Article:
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What would have happened if Abhinandan Varthaman was flying a Rafale, ex-IAF chief asks

Former IAF chief Air Marshal B.S. Dhanoa took a veiled dig at previous govts, saying they kept negotiating for 10 years to get the advanced multi-role jets.

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Chandigarh: In a veiled dig at previous governments and their handling of defence procurement, former Indian Air Force (IAF) chief Air Marshal B.S. Dhanoa Saturday, speaking on Balakot air strikes, raised a question — “What would have happened if Wing Commander Abhinandan Varthaman would have been flying a Rafale instead of a MiG-21 Bison?”

“The biggest lesson that has come out in a limited area, limited period engagement is that technology matters. This would be addressed to some extent with the induction of the (Russian) S-400 and Rafale (fighter jets). But what about the responsibility of the people who were supposed to get this technology but kept negotiating for 10 years to get the advanced multi-role jets?” he asked.

Dhanoa said “these people” are equally responsible for not imposing significant cost to Pakistan after the Balakot strikes, in an apparent swipe at civil servants, the previous governments and the defence procurement handled by them.

The former IAF chief was speaking at a session on ‘Understanding the Message of Balakot’ at the third edition of the Military Literature Festival organised by the Punjab government. 

He had overseen the Balakot strikes in February during which terrorist launch pads in Pakistan were attacked. Varthaman was captured on 27 February by Pakistan following a dogfight between the two countries’ air forces in which his MIG-21 was shot down.

“Since the PAF had targeted military installations on February 27, Pakistani army has now become a legitimate target,” Dhanoa said, adding that had they been successful, the Indian military was prepared for an attack on Pakistan’s forward brigades.

Also read: Sweden’s Saab wants control on manufacturing if it wins $15 billion IAF fighter jet deal

‘After Uri, shift in the way how India respond to terror strikes’

Giving the examples of the 1993 Mumbai blasts and 2008 terror attacks, Dhanoa said there were no military responses given by India for such incidents perpetrated by Pakistan.

Mentioning the surgical strikes of 2016, the former IAF chief said there was a paradigm shift in the way Indian government responded to Uri terror attack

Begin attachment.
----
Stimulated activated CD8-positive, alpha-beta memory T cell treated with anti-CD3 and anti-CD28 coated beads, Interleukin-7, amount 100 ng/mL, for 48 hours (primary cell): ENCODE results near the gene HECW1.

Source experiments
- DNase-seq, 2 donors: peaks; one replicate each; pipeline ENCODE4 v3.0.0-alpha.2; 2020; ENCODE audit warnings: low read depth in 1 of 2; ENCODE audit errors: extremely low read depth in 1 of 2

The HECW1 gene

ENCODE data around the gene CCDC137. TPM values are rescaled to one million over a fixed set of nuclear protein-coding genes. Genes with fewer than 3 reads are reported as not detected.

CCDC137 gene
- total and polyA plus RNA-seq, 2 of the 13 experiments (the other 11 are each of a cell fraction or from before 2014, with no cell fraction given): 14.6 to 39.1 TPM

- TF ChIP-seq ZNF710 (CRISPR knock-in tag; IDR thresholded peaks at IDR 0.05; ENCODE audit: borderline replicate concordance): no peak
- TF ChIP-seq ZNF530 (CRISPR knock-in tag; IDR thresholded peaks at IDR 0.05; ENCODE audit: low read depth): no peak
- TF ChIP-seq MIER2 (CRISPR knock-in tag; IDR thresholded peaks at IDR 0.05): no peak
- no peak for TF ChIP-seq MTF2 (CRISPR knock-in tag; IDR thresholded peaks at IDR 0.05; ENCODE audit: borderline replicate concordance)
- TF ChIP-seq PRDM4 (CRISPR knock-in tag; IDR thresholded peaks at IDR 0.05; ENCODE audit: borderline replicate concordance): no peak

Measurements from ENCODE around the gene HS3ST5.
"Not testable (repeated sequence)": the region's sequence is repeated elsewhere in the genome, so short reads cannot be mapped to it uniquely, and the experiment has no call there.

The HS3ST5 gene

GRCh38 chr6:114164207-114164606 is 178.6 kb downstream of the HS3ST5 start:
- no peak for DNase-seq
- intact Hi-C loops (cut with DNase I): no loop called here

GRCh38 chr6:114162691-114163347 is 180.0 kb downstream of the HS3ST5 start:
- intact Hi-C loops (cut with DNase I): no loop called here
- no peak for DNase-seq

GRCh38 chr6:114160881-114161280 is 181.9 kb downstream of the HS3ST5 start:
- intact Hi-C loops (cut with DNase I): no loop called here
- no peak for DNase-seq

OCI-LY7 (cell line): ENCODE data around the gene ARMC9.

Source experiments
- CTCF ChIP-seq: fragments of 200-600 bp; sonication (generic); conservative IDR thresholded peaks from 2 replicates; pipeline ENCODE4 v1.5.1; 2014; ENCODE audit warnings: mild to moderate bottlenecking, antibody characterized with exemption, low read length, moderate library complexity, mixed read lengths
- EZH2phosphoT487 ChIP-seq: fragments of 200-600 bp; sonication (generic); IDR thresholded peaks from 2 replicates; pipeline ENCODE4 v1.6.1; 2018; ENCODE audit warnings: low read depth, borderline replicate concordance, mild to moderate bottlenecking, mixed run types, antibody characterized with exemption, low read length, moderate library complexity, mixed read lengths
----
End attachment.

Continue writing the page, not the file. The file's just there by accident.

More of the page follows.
“Pakistan got a message that the new government will respond if it perpetrates terror attacks on India. So when there was a terrorist attack on 14 February 2019 in which more than 40 people died, the Pakistani establishment was clear that there would be retaliation,” he said. 

Praising the Narendra Modi government for taking a “wise political decision” to attack a “non-military target”, Dhanoa said: “The government’s political objective was very clear today. JeM is a Pakistani establishment and such attacks will come at a cost. And no matter where you are, be it be PoK or Pakistan, we will get you. That is the message of Balakot.” 

Explaining the information gap or the lack of clarity in the days post-Balakot, he said, operational and intelligence capabilities cannot be compromised “just to win a perception battle in the media”.

The session also had other experts such as former IAF officer Sameer Joshi, Air Marshal (retired) K.K. Nowhar, journalist Praveen Sawhney and author Christine Fair.

Joshi through various open source intelligence, highlighted how the targets were precisely hit by the spice bombs during the Balakot air strikes with images of clear dents on the targets. 

Sawhney underlined the importance of other dimensions of warfare and highlighted the need to have communication and electronic warfare in future conflicts. 

On Balakot, he said, better EW jammers were available with the PAF, a statement contested by other panelists.

Also read: Abhinandan Varthaman leads MiG-21 Bison formation on Air Force Day flypast


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